Coke Mole Ferreted Out

According to USA Today, a woman working at Coca-Cola headquarters in Atlanta allegedly lifted trade secrets (including new product samples) and tried to sell them to Pepsi for measly sums.
But Pepsi wasn’t havin’ it.

Three people have been arrested and charged with stealing confidential information about drink recipes from The Coca-Cola and trying to sell it to rival PepsiCo, federal prosecutors said Wednesday.
They are expected to appear before a federal magistrate judge on Thursday in Atlanta.
Pepsi spokesman Dave DeCecco said his company did what any responsible company would do in cooperating with Coke and the investigation.
“Competition can sometimes be fierce, but also must be fair and legal,” DeCecco said. “We’re pleased the authorities and the FBI have identified the people responsible for this.”

You know someone in Pepsi wanted those files. It’s natural to want them.

About David Burn

Co-founder and editor of AdPulp. I wrote my first ad for a political candidate when I was 17 years old. She won her race and I felt the seductive power of advertising for the first time. I worked for seven agencies in five states before launching my own practice in 2009. Today, I am head of brand strategy and creative at Bonehook in Portland, Oregon.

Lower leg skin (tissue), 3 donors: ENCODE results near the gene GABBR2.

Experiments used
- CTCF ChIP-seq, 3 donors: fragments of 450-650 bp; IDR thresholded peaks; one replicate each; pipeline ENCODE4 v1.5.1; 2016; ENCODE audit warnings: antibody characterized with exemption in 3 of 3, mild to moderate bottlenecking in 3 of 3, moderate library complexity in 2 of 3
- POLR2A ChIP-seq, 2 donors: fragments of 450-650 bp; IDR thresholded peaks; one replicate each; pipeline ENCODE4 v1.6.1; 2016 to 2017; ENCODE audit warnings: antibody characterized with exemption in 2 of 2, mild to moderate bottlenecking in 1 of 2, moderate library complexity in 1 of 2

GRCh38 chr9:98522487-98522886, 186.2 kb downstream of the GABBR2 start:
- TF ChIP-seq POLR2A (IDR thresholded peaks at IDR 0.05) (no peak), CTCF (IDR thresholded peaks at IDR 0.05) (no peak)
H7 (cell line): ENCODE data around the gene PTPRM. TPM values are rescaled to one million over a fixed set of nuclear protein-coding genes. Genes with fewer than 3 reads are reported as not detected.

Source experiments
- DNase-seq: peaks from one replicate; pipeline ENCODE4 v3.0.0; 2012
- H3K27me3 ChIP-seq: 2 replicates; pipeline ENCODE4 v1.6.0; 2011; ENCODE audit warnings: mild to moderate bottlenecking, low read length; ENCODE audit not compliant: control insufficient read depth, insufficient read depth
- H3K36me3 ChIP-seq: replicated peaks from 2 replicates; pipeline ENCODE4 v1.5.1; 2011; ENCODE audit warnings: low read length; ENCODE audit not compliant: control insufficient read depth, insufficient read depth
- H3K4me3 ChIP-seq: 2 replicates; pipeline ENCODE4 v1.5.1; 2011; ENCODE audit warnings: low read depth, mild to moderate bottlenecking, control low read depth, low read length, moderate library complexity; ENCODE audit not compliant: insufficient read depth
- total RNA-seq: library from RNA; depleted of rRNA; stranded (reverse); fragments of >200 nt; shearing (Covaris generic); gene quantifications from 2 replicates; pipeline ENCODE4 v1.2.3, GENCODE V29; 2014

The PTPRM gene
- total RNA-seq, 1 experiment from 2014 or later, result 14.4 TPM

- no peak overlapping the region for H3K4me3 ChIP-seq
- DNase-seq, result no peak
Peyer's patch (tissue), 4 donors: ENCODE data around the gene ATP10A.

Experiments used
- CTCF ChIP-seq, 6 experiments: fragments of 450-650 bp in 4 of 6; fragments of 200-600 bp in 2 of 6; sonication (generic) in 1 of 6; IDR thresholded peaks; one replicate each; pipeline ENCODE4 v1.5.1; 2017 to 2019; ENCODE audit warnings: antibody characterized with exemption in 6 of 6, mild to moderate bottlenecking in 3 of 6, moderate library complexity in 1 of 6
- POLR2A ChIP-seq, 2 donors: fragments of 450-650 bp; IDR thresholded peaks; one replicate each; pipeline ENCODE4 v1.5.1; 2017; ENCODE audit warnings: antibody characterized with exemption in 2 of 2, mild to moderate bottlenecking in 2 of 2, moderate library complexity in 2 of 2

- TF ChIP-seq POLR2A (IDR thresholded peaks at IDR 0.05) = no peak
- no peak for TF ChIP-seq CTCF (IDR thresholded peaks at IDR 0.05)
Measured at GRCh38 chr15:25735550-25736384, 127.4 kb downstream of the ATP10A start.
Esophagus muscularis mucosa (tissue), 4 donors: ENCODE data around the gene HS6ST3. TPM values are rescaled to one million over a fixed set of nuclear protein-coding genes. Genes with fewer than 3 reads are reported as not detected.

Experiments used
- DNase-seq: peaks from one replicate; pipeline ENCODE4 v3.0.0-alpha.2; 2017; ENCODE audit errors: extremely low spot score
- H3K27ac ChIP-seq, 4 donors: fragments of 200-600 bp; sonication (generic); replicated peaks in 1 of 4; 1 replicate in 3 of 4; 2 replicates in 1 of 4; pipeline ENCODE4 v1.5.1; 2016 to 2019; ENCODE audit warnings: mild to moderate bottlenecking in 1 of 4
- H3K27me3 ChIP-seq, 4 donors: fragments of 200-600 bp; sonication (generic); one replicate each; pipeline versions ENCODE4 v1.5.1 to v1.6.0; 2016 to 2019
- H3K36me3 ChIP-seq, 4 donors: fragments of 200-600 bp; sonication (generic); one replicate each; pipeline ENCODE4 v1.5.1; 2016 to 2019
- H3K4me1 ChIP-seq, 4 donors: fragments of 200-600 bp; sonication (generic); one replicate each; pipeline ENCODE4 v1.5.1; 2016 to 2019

1. “Competition can sometimes be fierce, but also must be fair and legal.”
    This makes me think of a classic story involving Coke and Pepsi. For many years, Pepsi dominated in a certain Venezuelan market (or some other South American country). Coke tried everything, from promotions to sports tie-ins and more. But no matter what they did, Pepsi continued to kick Coke’s ass. Finally, Coke solved the problem. The solution? Coke bought the Venezuelan Pepsi bottling plant, then effectively shut it down.
    Coke definitely uses its mammoth clout and power to regularly crush competition in many more ways. It’s all fair and legal. But the definitions of fair and legal have definitely been stretched when players like Coke and Pepsi are involved.